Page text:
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The opinions expressed in this article are the writer’s own and do not reflect the views of Her Campus.
This article is written by a student writer from the Her Campus at Temple chapter.

Learn about taking a step back to think before contributing to a conversation. 

Here are a few quick questions.  

  1. What’s your opinion on the processing of soybeans in plant-based products? 
  1. Is there an ethical argument for owning a pet or not? 
  1. What do you think humans should do if/when the earth finally succumbs to climate change? 

Whether you had answers to any of these questions or not, they all require a level of thought, research, and analysis to truly give a refined answer.  

So, why in the age of digital hot takes and unpopular opinions do we consistently see and demand opinions from people who clearly spent no actual time understanding their thoughts?  

Please know, this is not a call-out. I am very much guilty of thinking of a 280-character count thought and hitting tweet, all while spending barely any time doing that one action. I simply made a statement based on my initial thoughts without thinking about the implications of my words. 

It is perfectly okay to reassess and make it known that you have changed your mind, or that you didn’t have all the answers in that moment. However, as the phrase has been pounded into our brains for years, “the internet is forever”. Sometimes, even, the quick talking points that we’ve all posted could’ve been harmful to others that we had no intention of hurting.  

Social media is full of people posting opinions. Go on Twitter right now and I promise you, there is a raging global conflict on there. While you can learn more, see your own thoughts tweeted from verified users, and simultaneously be entertained, it’s important to not get so caught up in the cesspool of controversial and/or lackluster takes. 

Let’s look back at 2020, Black Lives Matter.  

Let’s be honest. It was an incredibly difficult time. Racial injustice and police brutality were at the forefront of everyday conversation and in the media. The repetition of Black deaths was spread throughout timelines and in effort to spread awareness and teach, there were infographics on how to be anti-racist.  

Awareness of the not-new-at-all racist structures in the country became a hot topic for all to chime in to discuss. While it was important that many had these conversations and sought fundamental change on both personal and external measures, sometimes we asked those to chime in with their thoughts even if they added no actual value to the conversation. 

I know that sounds harsh, but how would you rather see awareness and learn more about a pressing matter? Through chainmail-esque story posts with a bunch of non-Black celebrities saying they support basic human rights, or would you rather hear from activists who have dedicated their time and well-being to fighting for change and protection of Black Americans?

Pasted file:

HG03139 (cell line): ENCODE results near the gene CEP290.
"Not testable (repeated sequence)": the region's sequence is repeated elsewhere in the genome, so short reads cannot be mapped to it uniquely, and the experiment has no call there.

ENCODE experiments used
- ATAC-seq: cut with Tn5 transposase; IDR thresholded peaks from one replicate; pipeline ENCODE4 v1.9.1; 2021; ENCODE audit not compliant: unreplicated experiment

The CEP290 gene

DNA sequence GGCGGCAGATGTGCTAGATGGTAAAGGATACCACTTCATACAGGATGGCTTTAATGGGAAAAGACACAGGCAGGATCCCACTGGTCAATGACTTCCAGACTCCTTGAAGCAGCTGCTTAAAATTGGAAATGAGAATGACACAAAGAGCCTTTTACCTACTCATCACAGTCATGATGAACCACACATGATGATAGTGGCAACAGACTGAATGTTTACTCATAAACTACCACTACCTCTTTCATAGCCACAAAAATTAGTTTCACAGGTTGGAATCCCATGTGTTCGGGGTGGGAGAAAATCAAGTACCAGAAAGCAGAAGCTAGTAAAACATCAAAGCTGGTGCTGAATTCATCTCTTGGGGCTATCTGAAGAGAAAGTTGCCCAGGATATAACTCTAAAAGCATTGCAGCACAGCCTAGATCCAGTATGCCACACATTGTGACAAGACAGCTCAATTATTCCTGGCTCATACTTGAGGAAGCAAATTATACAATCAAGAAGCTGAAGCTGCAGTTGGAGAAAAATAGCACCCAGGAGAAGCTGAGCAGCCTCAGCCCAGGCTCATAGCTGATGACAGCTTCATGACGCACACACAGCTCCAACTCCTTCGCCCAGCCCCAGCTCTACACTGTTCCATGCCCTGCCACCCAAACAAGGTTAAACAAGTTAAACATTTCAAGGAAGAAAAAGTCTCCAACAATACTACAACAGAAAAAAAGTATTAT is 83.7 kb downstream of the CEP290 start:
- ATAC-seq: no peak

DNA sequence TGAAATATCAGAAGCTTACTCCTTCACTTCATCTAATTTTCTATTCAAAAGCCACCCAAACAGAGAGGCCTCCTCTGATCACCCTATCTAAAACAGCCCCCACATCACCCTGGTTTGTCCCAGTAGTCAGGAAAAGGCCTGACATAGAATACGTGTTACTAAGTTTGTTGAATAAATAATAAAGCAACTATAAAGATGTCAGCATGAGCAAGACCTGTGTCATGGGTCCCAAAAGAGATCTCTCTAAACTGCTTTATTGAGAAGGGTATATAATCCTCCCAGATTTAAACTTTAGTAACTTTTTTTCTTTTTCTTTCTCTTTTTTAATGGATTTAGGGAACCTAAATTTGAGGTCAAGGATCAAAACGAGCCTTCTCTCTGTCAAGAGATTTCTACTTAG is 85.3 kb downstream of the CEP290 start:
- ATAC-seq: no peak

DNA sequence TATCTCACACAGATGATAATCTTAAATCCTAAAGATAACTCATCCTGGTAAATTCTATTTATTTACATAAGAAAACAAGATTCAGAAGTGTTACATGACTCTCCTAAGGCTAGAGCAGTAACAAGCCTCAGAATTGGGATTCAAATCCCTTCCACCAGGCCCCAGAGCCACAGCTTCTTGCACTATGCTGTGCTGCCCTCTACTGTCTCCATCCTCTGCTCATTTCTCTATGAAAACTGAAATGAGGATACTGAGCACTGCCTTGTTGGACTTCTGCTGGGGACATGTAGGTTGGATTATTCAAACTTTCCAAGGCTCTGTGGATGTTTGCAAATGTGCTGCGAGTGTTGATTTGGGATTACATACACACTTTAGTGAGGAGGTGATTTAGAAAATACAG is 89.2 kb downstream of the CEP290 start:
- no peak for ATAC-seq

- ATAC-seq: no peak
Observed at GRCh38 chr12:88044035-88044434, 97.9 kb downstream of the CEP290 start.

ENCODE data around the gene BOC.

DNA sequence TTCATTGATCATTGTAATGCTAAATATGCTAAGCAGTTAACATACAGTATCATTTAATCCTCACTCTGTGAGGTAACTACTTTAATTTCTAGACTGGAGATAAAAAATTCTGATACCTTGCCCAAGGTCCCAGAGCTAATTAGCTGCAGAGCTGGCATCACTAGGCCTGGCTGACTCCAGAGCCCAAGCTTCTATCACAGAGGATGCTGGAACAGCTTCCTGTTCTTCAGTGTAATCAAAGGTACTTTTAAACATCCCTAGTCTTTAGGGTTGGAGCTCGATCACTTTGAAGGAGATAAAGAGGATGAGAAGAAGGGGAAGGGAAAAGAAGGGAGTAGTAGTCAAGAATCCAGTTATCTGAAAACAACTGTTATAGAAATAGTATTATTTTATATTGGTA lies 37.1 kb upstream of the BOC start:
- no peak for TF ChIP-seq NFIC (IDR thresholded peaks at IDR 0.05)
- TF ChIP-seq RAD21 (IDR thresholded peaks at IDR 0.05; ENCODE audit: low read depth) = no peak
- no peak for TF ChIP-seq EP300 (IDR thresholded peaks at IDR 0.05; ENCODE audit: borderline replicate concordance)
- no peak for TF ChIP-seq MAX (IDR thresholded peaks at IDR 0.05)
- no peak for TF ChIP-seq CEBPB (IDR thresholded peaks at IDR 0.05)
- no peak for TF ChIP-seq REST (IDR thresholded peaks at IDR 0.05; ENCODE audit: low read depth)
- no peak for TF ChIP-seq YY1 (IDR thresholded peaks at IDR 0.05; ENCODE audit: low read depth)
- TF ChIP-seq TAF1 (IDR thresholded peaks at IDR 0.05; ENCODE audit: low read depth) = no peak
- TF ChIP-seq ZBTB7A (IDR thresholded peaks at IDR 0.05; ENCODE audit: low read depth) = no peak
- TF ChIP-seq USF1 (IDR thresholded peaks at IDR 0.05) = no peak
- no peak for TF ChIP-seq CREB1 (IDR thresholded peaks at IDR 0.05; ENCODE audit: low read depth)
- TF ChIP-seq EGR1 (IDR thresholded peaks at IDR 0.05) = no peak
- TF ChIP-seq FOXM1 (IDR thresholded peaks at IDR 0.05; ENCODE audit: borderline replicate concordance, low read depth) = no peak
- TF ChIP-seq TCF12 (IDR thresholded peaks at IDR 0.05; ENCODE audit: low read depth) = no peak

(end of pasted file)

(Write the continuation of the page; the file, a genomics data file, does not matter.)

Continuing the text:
Even the “hot takes” that are voluntarily published online do nothing but distract and take away from real conversations. The real conservations sometimes concern life and death.

I’m not saying that you can’t have an opinion at all, rather I think it is important to think about and understand your opinions before saying them. Ask yourself: Why do I even think this in the first place? Is this a subject that is truly important to me and is important to my surroundings? Am I missing something vital to know what I am talking about? Am I truly upset about the scientific/historical accuracy of Black mermaids and elves, or am I just a little racist?  

You can answer yes or no to these questions and still be valid in your own way (maybe not the last one, but you get the point). At least, though, you attempted to reflect on your words before putting them out there. 

We are in an era of learning. The expansive internet has gifted us with quick access to knowledge. It’s no longer a trip to the library to do a little research. 

If we continue to just make statements without working through them, we all can end up distracted from real, pressing issues that warrant our attention on a much deeper scale.  

As an opinion writer for Her Campus Temple, it sounds quite ironic to take this stance. However, the wonderful thing about writing articles is that you get to think about your piece, A LOT, before its deadline. I’ve thought about this, and maybe I am missing something. However, in order to live a life where I am constantly learning and growing, sometimes I need to STFU, so I can better understand the world around me. 

We don’t all have to be philosophers and scholars on every topic we come across. Don’t be afraid to abstain from inserting your own point into something that you haven’t spent much time getting to know.  

Just say, “I still have to think about this, but I’m committed to learning more.” 

That’s your opportunity, and even obligation, to give a contribution to your community.   

Genesis is a second-year journalism major and an Africology minor at Temple University. Originally hailing from Atlanta, Georgia, Genesis mostly analyzes and brings awareness to social issues. When she's not focusing on school and writing, she likes to explore the different nuances of international cultures, whether through traveling or through her love of KPOP and Spanish Netflix series. She hopes to travel the world and write all about it!